Engine cooling

The engine cooling of the N55 engine consists of cooling the coolant and the engine oil. Depending on the version, different types of engine oil cooling are used. In the variant for hot countries, decoupling the engine oil cooler from the coolant circuit prevents a heat contribution via the engine oil to the coolant of the N55 engine.

The European version has been fitted with an additional coolant cooler on the left side of vehicle. The additional coolant cooler is connected to the coolant lines parallel to the radiator, thus enlarging the surface area for engine cooling. Engine oil cooling is implemented by means of an oil-to-water heat exchanger.

A turbocharged engine with direct fuel injection makes strong demands on the engine cooling. On the N55 engine, however, no separate coolant pump is required for the twin-scroll exhaust turbocharger.

The components highlighted in red in the following illustration are only present in the European version.

Item Explanation Item Explanation
1 Delivery line, heat exchanger for heating system, zone 1 2 Delivery line, heat exchanger for heating system, zone 2
3 Valve 4 Evacuated coolant radiator
5 Expansion tank 6 Oil‐to-water heat exchanger
7 Short-circuit line, coolant circuit 8 Radiator
9 Thermostat 10 Electric coolant pump
11 Delivery line, coolant into engine block 12 Thermostat for transmission oil cooling
13 Transmission oil coolant heat exchanger 14 Return line, heat exchanger for heating system
15 Heat exchanger for heating system

For the cooling system with electric coolant pump, the possibilities of the conventional cooling system are exploited. The heat management determines the current cooling requirement and regulates the cooling system accordingly.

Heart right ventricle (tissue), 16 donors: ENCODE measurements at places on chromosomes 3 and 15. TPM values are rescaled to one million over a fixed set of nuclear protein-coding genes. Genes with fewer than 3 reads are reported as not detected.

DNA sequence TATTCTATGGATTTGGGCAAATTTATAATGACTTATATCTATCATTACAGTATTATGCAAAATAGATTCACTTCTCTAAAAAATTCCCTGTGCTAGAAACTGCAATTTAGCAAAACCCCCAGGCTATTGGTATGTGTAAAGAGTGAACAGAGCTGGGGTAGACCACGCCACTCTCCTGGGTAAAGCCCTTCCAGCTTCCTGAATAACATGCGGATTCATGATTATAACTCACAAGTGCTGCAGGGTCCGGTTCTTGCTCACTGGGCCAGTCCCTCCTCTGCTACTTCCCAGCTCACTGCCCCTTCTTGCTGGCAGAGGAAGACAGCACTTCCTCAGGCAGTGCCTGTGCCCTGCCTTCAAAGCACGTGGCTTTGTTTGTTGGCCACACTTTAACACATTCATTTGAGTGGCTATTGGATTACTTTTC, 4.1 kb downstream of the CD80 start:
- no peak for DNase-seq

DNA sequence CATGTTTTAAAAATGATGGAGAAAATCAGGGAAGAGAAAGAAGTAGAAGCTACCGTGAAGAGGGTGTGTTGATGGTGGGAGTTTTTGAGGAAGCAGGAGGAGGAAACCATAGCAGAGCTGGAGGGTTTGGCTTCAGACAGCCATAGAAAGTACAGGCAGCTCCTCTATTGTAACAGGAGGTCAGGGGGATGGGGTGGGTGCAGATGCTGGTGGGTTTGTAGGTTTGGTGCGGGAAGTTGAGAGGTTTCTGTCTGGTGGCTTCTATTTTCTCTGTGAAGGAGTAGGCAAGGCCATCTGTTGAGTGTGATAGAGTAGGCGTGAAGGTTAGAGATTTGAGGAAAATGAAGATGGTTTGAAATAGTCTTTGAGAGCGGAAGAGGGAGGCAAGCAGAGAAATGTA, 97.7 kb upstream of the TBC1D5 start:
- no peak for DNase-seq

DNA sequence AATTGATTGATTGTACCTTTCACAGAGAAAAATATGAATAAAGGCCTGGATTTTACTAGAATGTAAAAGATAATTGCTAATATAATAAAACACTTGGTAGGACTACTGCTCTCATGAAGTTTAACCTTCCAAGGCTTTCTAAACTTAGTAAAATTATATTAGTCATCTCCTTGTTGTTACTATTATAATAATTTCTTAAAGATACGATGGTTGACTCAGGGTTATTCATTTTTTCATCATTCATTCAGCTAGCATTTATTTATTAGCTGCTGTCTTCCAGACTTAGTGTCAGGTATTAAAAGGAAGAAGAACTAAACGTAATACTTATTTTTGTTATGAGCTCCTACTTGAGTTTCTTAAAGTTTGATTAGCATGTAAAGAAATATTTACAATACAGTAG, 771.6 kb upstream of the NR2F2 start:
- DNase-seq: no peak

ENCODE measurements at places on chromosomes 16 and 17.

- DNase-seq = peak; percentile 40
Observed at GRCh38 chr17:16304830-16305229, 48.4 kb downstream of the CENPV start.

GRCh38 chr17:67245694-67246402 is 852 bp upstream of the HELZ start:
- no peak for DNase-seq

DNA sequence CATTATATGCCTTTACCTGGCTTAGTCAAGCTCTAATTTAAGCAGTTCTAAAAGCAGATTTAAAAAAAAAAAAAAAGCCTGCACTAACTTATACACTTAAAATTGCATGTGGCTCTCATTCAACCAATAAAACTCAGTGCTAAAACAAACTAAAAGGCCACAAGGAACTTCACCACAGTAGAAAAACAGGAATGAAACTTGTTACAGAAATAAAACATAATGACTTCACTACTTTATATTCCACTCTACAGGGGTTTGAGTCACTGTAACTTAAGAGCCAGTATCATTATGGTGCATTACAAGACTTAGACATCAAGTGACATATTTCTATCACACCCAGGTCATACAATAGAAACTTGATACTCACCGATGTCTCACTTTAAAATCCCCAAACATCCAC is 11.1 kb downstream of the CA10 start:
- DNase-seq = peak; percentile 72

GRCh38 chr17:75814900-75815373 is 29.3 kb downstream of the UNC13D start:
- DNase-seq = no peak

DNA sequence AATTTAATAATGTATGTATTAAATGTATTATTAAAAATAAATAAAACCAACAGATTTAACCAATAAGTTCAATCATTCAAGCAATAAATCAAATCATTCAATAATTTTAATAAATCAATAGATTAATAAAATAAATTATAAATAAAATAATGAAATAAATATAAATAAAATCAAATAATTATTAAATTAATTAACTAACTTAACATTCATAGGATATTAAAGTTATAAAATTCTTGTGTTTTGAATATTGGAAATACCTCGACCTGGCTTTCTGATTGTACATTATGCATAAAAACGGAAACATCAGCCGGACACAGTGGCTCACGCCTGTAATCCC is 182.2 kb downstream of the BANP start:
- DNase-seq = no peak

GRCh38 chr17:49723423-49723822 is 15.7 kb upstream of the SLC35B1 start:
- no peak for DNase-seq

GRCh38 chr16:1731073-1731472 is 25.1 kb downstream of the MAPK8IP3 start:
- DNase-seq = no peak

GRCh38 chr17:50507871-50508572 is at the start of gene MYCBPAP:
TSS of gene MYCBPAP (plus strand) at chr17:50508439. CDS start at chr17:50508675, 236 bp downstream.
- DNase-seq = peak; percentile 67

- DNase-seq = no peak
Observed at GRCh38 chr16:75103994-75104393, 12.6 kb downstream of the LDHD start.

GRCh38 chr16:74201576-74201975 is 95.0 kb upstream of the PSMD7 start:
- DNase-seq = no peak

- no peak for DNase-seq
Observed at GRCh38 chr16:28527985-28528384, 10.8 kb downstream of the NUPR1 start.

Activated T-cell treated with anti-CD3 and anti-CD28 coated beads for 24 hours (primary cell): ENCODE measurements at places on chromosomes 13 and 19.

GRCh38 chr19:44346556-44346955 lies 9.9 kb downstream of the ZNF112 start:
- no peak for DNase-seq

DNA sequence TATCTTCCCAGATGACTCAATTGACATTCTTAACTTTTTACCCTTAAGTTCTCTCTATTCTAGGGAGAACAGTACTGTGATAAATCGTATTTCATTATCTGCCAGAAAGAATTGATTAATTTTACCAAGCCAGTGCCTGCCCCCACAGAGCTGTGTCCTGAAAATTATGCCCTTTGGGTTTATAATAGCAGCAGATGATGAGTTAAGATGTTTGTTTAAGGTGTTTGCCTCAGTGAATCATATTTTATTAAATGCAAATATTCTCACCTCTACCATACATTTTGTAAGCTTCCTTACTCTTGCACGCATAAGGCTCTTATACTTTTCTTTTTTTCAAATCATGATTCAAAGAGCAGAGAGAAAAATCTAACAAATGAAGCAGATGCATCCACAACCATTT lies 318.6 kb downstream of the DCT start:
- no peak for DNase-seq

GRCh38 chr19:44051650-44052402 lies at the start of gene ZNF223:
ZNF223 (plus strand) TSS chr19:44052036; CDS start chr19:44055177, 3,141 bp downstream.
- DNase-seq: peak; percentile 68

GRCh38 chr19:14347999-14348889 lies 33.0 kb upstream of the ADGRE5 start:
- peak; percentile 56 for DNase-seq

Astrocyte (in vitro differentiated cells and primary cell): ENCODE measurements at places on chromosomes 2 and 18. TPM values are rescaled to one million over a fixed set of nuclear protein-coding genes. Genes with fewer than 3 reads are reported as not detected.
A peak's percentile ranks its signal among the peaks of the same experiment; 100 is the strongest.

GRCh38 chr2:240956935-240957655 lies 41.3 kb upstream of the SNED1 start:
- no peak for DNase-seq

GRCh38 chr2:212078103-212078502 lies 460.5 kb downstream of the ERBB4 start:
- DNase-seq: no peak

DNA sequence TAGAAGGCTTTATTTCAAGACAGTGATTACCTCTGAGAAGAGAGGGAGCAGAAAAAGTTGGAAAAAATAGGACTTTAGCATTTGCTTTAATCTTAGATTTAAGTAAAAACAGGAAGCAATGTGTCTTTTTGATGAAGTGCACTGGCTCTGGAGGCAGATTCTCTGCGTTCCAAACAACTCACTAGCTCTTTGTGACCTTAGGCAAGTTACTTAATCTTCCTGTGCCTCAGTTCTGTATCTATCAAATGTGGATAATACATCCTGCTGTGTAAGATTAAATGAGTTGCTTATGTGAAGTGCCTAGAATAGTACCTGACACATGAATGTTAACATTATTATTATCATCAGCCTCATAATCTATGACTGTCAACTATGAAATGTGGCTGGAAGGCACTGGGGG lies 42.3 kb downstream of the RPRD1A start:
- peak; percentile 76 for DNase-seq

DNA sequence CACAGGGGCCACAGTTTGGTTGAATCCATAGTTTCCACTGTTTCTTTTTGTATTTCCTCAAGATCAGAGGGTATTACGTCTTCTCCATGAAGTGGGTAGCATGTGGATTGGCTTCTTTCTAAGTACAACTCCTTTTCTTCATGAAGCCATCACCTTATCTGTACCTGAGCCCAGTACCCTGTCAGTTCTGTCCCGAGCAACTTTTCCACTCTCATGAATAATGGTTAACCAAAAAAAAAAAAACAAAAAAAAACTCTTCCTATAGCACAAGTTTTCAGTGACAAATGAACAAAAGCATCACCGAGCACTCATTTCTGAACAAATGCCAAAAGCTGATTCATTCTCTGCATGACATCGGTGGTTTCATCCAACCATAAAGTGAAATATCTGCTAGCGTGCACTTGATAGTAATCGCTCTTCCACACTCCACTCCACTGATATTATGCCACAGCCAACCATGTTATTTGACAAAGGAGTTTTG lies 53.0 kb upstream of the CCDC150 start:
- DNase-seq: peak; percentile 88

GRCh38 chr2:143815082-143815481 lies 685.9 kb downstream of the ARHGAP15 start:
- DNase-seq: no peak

Under certain circumstances, the coolant pump can even be switched off completely, for example to heat up the coolant in the warm-up phase.

If the engine is not running but very hot, the coolant pump will also work with the engine at a standstill.

The cooling power can be requested independent of the engine speed. The heat management now means that, over and above the map thermostat, various characteristic maps can be used for control of the coolant pump. This enables the Digital Engine Electronics (DME) to adapt the coolant temperature to the driving characteristics.

The Digital Engine Electronics (DME) regulate the following temperature range:

  • Economy mode: 108 °C
  • Normal mode: 104 °C
  • High mode: 95 °C
  • High mode and control operation by characteristic map thermostat: 90°C.

If the Digital Engine Electronics (DME) detect the economical operating range "Economy" due to the driving characteristics, the DME regulates to a higher temperature (108 °C). In this temperature range, the engine is operated with a relatively fuel requirement. The friction inside the engine is reduced at higher temperature. The temperature increase thus favour the lower fuel consumption in the low load range. In the mode "High and control by the characteristic map thermostat" mode, the driver wants to use the optimised power output development of the engine. To allow this, the temperature in the cylinder head is lowered to 90 °C. This reduction leads to better cylinder filling, which increases the torque of the engine. The Digital Engine Electronics (DME) can now regulate to a certain operating range adapted to each driving situation.

The coolant temperature influences:

  • Fuel consumption
  • Power
  • Factor of quality of the mixture formation
  • Pollutant emission
  • Mechanical load on the components.

The optimization of these variables does not permit a fixed temperature value if there are different speed and load states. The optimization requires a temperature range that corresponds to each situation. The engine cooling achieves an approximation of the optimal temperature.

Signals for calculation by the Digital Engine Electronics (DME) are:

  • Engine speed
  • Load
  • Driving speed
  • Intake air temperature
  • Coolant temperature.

On the basis of the above signals, the Digital Engine Electronics (DME) calculates the optimal coolant temperature for each situation. The coolant temperature is influenced by specific heating of the wax element in the characteristic map thermostat as well as requirement-oriented activation of the electric fan. At full load, low coolant temperatures improves the cylinder filling. Furthermore, a low coolant temperature reduces the risk of the engine knocking. This can be a positive influence on the power output and torque.